The Argentine oligarchy supported the 70s dictatorship and its atrocities. The Sociedad Rural of landowners, were an elite that grew rich by becoming the main exporter of grain to the British Empire, which has become a source of legend and of jokes. When the country was pushed towards industrialization there began the mass-importation of immigrants from the South of Spain and Italy, Jews and Slavs from Eastern Europe and Arabs from Lebanon (Latter waves of Arabs were often resettled in the desert-area of Santiago del Estero and in Tucuman in the North of the country far from Buenos Aires.).

argentine crime

Political organizations, referring to themselves as militant groups (despite the absence of rifles), such as the leftist socialist movement Marea Popular (critical and to the left of ruling Frente Para La Victoria) and the Peronist organization La Campora, operate in the poorer areas of Buenos Aires such as Constitución. Militants of the socialist left and populist labor-right do more than organize demonstrations and websites: they typically provide social services and material assistance and create neighborhood assemblies and launch demonstrations. The young militants are often to be seen on street corners at intersections, not shy of setting up their campaign tables next to the National Bank, politicking for their political representatives in local elections.

The sound of drums and megaphones of union protests and their red flags are part of daily life in Argentina—surprising and perhaps at best a reassuring sign of open debates of democracy in the wake of the post-ideological and more consumerist politics of the Menem-presidency in the 90s.

Despite the 90s having provided a short gold-rush of consumerism when the dollar and peso were 1-to-1, it led to an enormous financial crash when it turned out that this parity had been achieved by the president having sold much of the countries resources, including many industries and the railway system. Argentinean culture is rife with the superstitions imported by Southern Italian and Eastern European Jewish immigrants (One of the lumfardo or archaic urban slang words for ”superstitions” is ”kabbalas.”). There is a new, home-grown superstition about bad luck resulting from uttering the cursed name of Carlos Menem. They find other ways to refer to him, one of which is “The Arab from La Rioja.” Menem was imprisoned for arms trafficking shortly after his third term in office. (He sent weapons to Ecuador and Croatia violating international sanctions.)

The today near-obsolete Argentinean railway system, which had resembled that of India in its vastness and British design, uniting the many villages and provinces, no longer exists. What remains is a once-weekly train to close-by Cordoba, Rosario, and farther off Tucuman. Within the enormous terrain of the provinces, the only means of travel are highly-priced private bus lines, so villages and small cities have become lost islands isolated and estranged from one another.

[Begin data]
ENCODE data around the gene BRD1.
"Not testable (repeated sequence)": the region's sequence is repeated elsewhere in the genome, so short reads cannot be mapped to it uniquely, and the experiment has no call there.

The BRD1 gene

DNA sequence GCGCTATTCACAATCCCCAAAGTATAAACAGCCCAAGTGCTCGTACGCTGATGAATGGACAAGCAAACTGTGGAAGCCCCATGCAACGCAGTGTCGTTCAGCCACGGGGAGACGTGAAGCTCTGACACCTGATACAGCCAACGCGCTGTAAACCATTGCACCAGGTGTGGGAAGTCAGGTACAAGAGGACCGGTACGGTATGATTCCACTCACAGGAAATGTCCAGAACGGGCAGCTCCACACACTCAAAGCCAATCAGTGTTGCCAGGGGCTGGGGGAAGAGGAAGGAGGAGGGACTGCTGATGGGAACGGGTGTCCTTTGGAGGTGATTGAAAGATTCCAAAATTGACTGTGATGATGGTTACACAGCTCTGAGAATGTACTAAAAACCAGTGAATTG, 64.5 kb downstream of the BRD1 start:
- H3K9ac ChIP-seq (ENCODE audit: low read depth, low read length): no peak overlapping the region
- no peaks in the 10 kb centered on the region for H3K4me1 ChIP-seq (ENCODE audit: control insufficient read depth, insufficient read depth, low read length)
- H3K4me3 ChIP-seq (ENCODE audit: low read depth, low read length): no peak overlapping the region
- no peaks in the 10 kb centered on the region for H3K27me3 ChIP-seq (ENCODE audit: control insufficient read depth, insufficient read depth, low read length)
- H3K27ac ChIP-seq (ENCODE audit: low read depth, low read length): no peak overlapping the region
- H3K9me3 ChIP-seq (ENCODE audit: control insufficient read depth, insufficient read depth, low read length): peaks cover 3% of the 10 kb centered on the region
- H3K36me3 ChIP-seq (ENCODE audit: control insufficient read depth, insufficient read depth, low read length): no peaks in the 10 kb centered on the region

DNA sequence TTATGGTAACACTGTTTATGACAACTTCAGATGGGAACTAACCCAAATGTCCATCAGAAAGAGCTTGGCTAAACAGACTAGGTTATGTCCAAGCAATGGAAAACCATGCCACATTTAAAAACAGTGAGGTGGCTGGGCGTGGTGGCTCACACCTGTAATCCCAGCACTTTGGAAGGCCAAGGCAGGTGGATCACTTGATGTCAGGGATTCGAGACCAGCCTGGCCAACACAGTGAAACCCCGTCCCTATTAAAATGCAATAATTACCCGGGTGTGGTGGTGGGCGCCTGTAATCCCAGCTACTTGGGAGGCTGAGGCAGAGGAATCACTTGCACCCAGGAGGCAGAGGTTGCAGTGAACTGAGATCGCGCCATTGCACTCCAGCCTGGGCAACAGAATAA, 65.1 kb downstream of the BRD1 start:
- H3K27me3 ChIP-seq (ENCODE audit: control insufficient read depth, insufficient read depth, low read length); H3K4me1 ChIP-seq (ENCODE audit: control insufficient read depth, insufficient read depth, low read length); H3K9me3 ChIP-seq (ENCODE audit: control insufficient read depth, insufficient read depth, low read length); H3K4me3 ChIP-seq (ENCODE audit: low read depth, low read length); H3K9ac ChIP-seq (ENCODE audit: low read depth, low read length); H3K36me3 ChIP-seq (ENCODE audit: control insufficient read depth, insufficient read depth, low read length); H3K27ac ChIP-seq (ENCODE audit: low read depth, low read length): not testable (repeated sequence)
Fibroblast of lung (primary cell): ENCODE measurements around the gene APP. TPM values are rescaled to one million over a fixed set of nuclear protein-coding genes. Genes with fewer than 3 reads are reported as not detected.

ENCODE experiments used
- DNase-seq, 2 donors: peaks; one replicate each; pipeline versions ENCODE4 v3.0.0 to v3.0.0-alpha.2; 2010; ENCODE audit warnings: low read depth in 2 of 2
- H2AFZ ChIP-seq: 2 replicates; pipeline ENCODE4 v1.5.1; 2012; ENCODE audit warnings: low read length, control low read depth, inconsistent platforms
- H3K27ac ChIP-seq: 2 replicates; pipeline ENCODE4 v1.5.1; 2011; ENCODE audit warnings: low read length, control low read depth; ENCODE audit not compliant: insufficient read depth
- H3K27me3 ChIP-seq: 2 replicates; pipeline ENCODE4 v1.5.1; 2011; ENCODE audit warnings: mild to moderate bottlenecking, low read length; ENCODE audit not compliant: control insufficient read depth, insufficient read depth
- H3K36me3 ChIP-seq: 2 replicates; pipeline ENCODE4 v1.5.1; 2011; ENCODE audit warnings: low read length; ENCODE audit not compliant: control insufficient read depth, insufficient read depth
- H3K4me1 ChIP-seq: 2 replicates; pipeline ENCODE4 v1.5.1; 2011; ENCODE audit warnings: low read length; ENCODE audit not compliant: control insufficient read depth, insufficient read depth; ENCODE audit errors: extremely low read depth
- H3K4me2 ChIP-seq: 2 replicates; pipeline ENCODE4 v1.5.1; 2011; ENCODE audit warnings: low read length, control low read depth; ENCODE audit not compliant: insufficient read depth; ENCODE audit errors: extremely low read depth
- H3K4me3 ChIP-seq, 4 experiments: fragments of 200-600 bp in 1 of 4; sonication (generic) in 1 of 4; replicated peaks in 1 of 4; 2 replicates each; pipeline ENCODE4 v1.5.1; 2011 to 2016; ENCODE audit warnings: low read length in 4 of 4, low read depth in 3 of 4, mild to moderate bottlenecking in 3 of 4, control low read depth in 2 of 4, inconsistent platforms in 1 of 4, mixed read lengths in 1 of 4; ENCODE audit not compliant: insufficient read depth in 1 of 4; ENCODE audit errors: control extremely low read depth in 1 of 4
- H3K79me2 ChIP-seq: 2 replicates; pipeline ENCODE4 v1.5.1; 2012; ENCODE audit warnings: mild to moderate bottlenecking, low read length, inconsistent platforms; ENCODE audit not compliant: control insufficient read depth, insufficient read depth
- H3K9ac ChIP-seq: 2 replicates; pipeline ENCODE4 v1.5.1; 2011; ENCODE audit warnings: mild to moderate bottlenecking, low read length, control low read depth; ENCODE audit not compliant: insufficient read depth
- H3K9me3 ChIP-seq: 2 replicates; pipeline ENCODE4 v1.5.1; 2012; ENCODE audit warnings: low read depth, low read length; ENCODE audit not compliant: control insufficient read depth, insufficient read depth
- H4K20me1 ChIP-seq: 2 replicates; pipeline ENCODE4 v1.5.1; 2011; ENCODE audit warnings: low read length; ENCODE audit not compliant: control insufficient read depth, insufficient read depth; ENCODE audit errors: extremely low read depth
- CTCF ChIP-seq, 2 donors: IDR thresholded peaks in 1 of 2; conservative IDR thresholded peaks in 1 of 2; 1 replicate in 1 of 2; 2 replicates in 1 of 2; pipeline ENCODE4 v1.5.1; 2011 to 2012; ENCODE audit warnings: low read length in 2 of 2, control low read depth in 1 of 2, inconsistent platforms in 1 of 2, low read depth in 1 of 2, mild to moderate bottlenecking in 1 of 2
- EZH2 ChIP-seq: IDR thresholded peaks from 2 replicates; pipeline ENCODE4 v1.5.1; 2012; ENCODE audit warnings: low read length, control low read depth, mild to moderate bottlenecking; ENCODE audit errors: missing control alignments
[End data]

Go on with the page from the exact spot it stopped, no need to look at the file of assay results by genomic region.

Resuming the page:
Luckily, despite having usually been the most industrialized and economically developed of Latin American countries, only now lagging behind Brazil and Chile, Argentina has not yet arrived at the xenophobic European thinking of keeping out immigrants.

There is an unofficial open-borders policy in Argentina, where immigrants are free to enter and apply for a DNI or national identity card, even if they are from much poorer and stigmatized countries like Paraguay and Peru. Universal healthcare is free in Argentina; so is the high-quality public health program. This policy draws the ire and constant commentary from the right wing. Universal public education is mostly free.

Those immigrants without a DNI can face deportation, despite that the DNI document is easy to obtain unlike in the more right-wing 90s, when the xenophobia of official politics were more brutal and intense.

The right wing Macristas, meanwhile, admire Western European, Sarkozy, Berlusconi, and US right-wing attitudes towards immigrants with the same rhetoric about ”welfare mamas” and ”lazy blacks” from Paraguay and Bolivia taxing the social services. These attitudes are more often to be found in the Recoleta camp, a significant part of the upper middle class which has its own identity politics, believing the Argentinean middle class to be historically an insular culture in itself that has either produced or sustained much culture.

There are self-published scholarly works about how the middle class is a kind of ”baroque society,” with unique forms and needs, mostly pretension and invention. They are united behind the Buenos Aires mayor Mauricio Macri. Despite having economic liberalism to thank for their social mobility they have a surprising relationship with Catholic piety. Part of the “Recoleta” lifestyle involves going to Church, political rallies in which they claim a victim-identity politics and several annual trips to the United States, visiting destinations such as Miami, Disneyworld